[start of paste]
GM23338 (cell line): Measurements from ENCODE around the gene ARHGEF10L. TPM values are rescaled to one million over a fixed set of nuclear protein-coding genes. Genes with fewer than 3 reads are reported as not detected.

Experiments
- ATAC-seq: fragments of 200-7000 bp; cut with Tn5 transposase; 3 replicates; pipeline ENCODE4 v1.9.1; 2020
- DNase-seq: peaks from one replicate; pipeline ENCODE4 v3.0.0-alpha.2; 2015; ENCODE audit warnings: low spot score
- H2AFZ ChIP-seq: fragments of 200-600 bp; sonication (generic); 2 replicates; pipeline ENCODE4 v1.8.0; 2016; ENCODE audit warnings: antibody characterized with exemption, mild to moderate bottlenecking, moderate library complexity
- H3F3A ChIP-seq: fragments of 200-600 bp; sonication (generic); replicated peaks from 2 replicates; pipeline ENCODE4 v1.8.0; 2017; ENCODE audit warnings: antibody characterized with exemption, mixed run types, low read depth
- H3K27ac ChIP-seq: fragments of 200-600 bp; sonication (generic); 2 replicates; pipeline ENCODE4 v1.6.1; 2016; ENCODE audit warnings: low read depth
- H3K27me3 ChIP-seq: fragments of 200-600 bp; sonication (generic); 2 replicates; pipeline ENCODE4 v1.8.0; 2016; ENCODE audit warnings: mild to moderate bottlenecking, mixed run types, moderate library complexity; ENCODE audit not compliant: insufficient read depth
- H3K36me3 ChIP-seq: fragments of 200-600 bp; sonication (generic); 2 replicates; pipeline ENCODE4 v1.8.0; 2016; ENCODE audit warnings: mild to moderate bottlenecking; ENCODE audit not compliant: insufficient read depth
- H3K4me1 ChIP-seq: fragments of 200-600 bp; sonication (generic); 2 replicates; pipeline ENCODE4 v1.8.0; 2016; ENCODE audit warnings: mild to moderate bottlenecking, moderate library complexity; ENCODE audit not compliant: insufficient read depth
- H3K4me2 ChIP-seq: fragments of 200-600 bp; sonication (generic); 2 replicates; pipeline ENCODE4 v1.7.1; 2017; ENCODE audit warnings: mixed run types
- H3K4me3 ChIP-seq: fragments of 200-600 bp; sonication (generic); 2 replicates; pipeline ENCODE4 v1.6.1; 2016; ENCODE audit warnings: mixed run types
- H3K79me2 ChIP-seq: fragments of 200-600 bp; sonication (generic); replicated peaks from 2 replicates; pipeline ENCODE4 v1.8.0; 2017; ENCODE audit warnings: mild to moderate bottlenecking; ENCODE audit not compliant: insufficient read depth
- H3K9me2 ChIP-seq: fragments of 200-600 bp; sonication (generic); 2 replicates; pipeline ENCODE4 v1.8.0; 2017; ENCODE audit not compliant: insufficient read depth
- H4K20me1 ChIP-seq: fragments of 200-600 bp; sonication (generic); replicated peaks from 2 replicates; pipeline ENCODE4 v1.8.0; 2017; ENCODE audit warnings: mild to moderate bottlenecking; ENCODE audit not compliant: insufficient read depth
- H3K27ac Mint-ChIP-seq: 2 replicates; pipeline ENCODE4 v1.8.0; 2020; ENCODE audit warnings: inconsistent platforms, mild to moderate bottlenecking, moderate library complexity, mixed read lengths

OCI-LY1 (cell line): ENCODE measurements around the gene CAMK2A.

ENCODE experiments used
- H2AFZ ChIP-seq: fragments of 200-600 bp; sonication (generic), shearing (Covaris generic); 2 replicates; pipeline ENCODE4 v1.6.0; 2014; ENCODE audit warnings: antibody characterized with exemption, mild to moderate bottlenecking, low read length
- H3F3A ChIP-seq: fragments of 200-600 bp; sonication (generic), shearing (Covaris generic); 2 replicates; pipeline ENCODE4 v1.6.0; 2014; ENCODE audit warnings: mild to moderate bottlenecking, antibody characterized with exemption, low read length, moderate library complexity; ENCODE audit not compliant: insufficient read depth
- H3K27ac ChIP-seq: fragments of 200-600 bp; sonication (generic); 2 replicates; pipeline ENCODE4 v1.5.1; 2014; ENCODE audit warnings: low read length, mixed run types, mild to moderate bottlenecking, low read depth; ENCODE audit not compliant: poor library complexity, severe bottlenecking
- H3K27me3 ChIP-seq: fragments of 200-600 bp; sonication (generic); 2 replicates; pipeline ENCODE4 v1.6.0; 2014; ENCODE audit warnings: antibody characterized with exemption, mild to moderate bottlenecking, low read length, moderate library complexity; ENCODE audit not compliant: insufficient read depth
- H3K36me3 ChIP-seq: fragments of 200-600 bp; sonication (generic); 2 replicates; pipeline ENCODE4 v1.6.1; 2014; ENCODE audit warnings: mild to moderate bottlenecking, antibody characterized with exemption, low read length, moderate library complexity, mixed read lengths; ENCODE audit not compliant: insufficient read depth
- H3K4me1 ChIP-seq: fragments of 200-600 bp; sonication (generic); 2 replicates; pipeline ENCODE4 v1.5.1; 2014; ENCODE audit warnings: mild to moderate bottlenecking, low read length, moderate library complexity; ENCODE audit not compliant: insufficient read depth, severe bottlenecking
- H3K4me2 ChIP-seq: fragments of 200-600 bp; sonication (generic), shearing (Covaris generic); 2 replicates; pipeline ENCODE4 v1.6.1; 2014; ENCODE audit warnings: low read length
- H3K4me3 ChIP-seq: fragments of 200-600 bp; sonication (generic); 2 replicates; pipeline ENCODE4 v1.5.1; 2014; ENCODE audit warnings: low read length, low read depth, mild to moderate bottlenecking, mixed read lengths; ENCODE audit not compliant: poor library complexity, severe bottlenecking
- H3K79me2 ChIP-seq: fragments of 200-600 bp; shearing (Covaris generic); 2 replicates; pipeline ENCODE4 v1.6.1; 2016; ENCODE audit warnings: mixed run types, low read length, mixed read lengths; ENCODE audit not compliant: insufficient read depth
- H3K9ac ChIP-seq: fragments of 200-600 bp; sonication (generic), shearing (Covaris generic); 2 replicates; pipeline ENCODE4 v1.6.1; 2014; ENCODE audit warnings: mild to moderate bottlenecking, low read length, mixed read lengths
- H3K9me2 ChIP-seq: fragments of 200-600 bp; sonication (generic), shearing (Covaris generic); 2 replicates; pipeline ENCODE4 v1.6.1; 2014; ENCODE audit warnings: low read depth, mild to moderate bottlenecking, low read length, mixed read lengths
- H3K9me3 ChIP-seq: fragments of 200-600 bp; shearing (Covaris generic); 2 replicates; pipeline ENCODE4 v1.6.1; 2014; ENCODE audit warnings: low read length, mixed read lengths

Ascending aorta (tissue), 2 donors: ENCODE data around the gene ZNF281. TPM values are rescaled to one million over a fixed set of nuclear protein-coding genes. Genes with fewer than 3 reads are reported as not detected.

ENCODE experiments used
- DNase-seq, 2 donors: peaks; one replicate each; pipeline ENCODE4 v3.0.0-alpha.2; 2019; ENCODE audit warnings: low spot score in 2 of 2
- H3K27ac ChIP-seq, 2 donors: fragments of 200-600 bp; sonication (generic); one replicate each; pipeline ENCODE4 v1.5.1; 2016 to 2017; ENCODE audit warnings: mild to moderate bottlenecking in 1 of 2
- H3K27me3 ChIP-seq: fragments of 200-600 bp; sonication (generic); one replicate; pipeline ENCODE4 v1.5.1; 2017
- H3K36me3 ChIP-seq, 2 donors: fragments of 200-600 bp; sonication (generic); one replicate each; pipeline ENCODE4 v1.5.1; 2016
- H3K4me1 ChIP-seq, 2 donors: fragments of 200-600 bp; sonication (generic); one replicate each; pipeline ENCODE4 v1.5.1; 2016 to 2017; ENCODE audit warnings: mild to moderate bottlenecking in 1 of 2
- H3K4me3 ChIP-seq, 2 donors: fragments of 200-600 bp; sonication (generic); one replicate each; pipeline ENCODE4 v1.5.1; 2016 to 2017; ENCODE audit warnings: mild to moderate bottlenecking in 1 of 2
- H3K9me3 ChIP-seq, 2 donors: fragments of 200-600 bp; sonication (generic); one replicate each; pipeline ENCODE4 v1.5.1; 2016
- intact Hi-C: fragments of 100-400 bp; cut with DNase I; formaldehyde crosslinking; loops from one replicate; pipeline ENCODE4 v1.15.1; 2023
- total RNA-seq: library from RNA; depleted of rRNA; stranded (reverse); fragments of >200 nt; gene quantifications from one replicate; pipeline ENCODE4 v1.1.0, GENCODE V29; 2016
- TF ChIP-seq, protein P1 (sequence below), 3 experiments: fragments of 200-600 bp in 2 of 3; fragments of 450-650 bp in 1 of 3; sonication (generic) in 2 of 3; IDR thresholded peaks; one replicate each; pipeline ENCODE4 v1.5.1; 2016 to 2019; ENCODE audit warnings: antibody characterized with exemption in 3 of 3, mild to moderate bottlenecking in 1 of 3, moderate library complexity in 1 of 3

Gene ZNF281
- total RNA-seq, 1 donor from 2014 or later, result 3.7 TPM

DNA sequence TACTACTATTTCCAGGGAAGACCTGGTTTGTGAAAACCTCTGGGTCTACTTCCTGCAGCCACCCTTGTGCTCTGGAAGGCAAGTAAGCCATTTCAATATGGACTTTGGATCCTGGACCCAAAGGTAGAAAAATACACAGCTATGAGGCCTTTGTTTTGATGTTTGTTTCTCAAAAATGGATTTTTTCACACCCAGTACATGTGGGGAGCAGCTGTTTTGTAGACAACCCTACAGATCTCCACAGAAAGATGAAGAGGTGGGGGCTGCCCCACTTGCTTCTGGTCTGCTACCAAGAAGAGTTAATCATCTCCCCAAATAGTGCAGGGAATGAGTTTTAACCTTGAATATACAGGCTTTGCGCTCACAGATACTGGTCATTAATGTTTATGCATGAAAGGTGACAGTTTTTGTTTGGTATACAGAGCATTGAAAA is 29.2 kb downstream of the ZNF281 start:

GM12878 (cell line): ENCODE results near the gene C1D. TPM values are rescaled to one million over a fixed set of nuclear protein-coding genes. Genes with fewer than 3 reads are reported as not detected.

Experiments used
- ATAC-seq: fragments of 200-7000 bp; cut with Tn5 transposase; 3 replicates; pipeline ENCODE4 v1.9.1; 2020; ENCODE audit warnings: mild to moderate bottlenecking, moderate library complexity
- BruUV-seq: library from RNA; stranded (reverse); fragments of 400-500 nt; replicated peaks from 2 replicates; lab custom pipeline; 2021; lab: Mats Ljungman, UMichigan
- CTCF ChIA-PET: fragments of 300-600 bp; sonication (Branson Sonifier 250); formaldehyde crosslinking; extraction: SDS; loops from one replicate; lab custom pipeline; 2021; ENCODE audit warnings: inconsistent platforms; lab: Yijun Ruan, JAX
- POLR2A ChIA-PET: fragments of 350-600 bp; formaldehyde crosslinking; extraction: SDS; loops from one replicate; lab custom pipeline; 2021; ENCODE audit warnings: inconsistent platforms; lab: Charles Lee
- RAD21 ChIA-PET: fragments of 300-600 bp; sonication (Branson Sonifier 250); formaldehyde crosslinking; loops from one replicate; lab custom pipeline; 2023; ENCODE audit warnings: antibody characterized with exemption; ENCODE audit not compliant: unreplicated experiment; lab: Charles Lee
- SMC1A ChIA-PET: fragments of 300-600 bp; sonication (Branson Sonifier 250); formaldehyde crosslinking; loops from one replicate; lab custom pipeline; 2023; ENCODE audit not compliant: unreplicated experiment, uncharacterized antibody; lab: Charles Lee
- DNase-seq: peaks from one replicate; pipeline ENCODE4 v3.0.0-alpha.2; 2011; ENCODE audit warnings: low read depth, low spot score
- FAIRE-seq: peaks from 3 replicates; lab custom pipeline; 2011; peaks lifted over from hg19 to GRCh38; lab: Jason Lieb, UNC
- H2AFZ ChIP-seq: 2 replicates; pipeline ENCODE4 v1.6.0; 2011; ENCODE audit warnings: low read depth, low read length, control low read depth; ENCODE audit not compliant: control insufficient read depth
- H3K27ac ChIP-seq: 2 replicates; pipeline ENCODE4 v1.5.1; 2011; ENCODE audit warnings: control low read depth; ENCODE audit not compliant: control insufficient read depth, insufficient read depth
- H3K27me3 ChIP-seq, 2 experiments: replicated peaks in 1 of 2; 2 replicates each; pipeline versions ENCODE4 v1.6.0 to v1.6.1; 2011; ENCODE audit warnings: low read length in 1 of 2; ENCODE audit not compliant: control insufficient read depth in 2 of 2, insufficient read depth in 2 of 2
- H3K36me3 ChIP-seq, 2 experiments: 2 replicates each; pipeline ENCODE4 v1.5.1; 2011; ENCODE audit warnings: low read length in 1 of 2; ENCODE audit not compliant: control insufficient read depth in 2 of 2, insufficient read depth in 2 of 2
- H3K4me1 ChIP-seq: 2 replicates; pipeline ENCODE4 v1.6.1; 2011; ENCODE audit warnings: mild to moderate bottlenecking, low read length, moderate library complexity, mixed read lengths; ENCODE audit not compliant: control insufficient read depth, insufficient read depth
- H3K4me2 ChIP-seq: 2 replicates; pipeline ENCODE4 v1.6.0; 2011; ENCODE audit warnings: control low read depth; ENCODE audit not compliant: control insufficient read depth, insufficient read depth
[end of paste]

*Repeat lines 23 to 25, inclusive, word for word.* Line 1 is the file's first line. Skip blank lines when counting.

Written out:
- H3K36me3 ChIP-seq: fragments of 200-600 bp; sonication (generic); 2 replicates; pipeline ENCODE4 v1.6.1; 2014; ENCODE audit warnings: mild to moderate bottlenecking, antibody characterized with exemption, low read length, moderate library complexity, mixed read lengths; ENCODE audit not compliant: insufficient read depth
- H3K4me1 ChIP-seq: fragments of 200-600 bp; sonication (generic); 2 replicates; pipeline ENCODE4 v1.5.1; 2014; ENCODE audit warnings: mild to moderate bottlenecking, low read length, moderate library complexity; ENCODE audit not compliant: insufficient read depth, severe bottlenecking
- H3K4me2 ChIP-seq: fragments of 200-600 bp; sonication (generic), shearing (Covaris generic); 2 replicates; pipeline ENCODE4 v1.6.1; 2014; ENCODE audit warnings: low read length